Educators don't want law left behind

Reform of 'No Child' sought in Obama administration

December 07, 2008|By Liz Bowie | Liz Bowie,

Many educators are looking to President-elect Barack Obama to revise a much-maligned federal initiative requiring annual tests to chart the progress of every school in the country.

But with a faltering economy and two foreign wars dominating the attention of the administration-in-waiting, even the sharpest critics of the No Child Left Behind law are resigned to waiting their turn.

"I think it will take us a while to do this," said Joel Parker, director of education policy and practice at the National Education Association, a teachers union. "It is politically complicated."

With no consensus on how to change the law, a trademark of the Bush administration, representatives of mainstream education groups said that revisions would be unlikely before late next year or early 2010. Parker, for example, expects Obama to spend time listening to various viewpoints before the administration pushes one position. What is clear is that no one expects the law to disappear.

While principals, school boards and governors disagree over the details of President Bush's program, the foundation of the law - that schools be held accountable for teaching every child, even those who are poor, minority, disabled or learning English - is now ingrained in the way American schools operate.

Yet many aspects of the law have been criticized. Some say that its goal - to have all children reading on grade level by 2014 - is absurd. Others say that the federal government is micro-managing school curriculum, an issue usually left to state and local school officials.

Obama has called for reform of early childhood education and higher pay for teachers, also saying he would "demand higher standards" from schools. But during the transition, education has taken a back seat to the economy and jobs. Names of possible candidates for education secretary are receiving scant attention.

During the campaign, Obama said the annual testing that is perhaps the most visible feature of No Child Left Behind should be de-emphasized, but he gave few details about how to accomplish that, said Jack Jennings, president of the Center on Education Policy.

Among the issues being debated are whether national standards are needed for schools, whether states themselves can decide what happens to failing schools and whether a school's progress should be measured by how much students learn each year rather than by students passing the state test.

Another concern is ensuring that students have qualified teachers, an issue that many education policy experts do not believe has gained enough attention.

Those issues are so complicated that getting even the members of the same party to agree might take some time, education experts said.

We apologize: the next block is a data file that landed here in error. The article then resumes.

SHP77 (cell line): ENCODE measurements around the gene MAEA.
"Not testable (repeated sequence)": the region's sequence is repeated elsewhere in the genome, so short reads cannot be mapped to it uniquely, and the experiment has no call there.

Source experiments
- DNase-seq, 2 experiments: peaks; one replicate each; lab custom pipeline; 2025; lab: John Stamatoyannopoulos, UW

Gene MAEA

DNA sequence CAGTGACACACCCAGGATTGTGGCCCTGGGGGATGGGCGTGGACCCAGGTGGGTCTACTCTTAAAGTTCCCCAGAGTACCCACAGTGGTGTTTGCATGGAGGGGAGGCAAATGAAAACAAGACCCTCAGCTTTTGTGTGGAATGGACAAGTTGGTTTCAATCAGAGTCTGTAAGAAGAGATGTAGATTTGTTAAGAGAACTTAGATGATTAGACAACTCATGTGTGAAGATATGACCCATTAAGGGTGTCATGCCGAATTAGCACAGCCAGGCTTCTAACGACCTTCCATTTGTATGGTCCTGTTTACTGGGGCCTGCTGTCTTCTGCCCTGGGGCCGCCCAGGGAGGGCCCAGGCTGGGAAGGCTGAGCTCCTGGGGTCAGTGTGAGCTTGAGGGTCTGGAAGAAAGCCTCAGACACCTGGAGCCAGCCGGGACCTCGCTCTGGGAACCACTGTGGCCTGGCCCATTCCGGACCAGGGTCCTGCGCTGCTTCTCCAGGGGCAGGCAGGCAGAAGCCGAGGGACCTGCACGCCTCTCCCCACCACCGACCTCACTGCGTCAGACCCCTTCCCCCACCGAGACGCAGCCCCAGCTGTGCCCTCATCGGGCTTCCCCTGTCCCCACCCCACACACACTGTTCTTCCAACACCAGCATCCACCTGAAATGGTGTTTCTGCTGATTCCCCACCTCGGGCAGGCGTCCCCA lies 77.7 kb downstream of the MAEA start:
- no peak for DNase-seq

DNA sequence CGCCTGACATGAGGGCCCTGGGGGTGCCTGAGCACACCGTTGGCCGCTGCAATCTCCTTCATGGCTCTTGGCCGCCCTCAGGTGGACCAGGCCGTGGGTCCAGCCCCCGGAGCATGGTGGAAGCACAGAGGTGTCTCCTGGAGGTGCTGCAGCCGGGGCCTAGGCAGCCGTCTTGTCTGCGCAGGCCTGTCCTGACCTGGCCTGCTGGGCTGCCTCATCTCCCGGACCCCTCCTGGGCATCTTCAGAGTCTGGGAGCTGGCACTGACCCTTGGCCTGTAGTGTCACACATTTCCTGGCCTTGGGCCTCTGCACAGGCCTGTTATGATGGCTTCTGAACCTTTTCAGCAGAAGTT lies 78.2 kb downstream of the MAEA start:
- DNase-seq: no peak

The far right of the Republican Party and the left of the Democratic Party "hate" the law - but for different reasons, said Michael J. Petrilli, vice president for national programs and policy at the Thomas B. Fordham Institute, a nonprofit education advocacy group.

Conservatives think that the federal government has assumed too large a role in education and liberals see No Child Left Behind as an unfunded mandate, he said. "The question is whether the middle will hold," Petrilli said.

Still, broad support exists for some form of accountability, particularly from some civil rights groups. They believe the law has drawn attention to the achievement gap between minority and white children, forcing schools to do something about it. The measure is also supported by mainstream education groups seeking public school system reform.

The next step is for those groups to reach consensus on changes.

"I do think there has been more and more agreement that the federal law should be transformed," said Claus von Zastrow, executive director of the Learning First Alliance, a partnership of 18 national education associations. "We think there has been too much micro-management and not enough building of capacity in schools."

The law requires states to test students in reading and math in select grades from elementary through high school. By 2014, every student is expected to pass the tests that are developed by each state education department, a goal widely acknowledged as impossible.

Schools are punished if not enough students pass the tests for several consecutive years. The entire faculty can be asked to reapply for their jobs, or school operations can be turned over to an independent operator or the state.

As each year passes and the passing standards increase, more schools are being put into the "failing" category. According to data collected by the National Education Association, at least 15 percent of schools in most states did not meet standards last year, and in some states the percentages rose in recent years to 50 percent.

Pressure is building to find a more precise way of focusing on the worst schools.

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